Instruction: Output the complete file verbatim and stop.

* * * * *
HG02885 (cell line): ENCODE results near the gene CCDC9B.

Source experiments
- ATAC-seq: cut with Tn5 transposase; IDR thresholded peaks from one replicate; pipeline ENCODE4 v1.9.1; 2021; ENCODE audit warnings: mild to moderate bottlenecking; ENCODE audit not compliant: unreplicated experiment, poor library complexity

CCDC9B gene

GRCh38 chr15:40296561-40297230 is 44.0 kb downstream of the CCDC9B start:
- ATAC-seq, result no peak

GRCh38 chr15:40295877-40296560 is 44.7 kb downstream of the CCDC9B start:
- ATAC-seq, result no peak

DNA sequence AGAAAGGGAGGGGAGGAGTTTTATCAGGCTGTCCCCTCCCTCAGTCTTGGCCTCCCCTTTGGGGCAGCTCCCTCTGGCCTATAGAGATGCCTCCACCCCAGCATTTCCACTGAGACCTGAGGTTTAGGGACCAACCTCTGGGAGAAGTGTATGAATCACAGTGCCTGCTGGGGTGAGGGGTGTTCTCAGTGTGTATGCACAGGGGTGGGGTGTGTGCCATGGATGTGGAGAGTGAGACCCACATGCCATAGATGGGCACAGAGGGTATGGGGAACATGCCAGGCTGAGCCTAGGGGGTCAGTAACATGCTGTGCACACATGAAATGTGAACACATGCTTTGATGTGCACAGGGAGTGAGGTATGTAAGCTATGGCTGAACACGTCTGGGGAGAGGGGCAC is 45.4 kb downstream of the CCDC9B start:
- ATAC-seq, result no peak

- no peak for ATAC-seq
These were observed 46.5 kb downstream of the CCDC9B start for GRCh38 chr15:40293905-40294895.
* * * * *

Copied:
HG02885 (cell line): ENCODE results near the gene CCDC9B.

Source experiments
- ATAC-seq: cut with Tn5 transposase; IDR thresholded peaks from one replicate; pipeline ENCODE4 v1.9.1; 2021; ENCODE audit warnings: mild to moderate bottlenecking; ENCODE audit not compliant: unreplicated experiment, poor library complexity

CCDC9B gene

GRCh38 chr15:40296561-40297230 is 44.0 kb downstream of the CCDC9B start:
- ATAC-seq, result no peak

GRCh38 chr15:40295877-40296560 is 44.7 kb downstream of the CCDC9B start:
- ATAC-seq, result no peak

DNA sequence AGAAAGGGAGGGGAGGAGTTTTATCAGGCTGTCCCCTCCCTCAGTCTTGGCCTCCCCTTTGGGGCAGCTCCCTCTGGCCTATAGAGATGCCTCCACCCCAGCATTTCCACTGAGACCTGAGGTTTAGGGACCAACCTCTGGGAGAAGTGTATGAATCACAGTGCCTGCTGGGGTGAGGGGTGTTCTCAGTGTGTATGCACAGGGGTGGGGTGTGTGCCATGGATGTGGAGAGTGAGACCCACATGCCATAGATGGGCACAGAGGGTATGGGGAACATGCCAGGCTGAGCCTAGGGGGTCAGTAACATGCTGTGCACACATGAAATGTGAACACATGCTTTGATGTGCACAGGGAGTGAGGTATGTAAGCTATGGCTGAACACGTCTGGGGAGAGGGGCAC is 45.4 kb downstream of the CCDC9B start:
- ATAC-seq, result no peak

- no peak for ATAC-seq
These were observed 46.5 kb downstream of the CCDC9B start for GRCh38 chr15:40293905-40294895.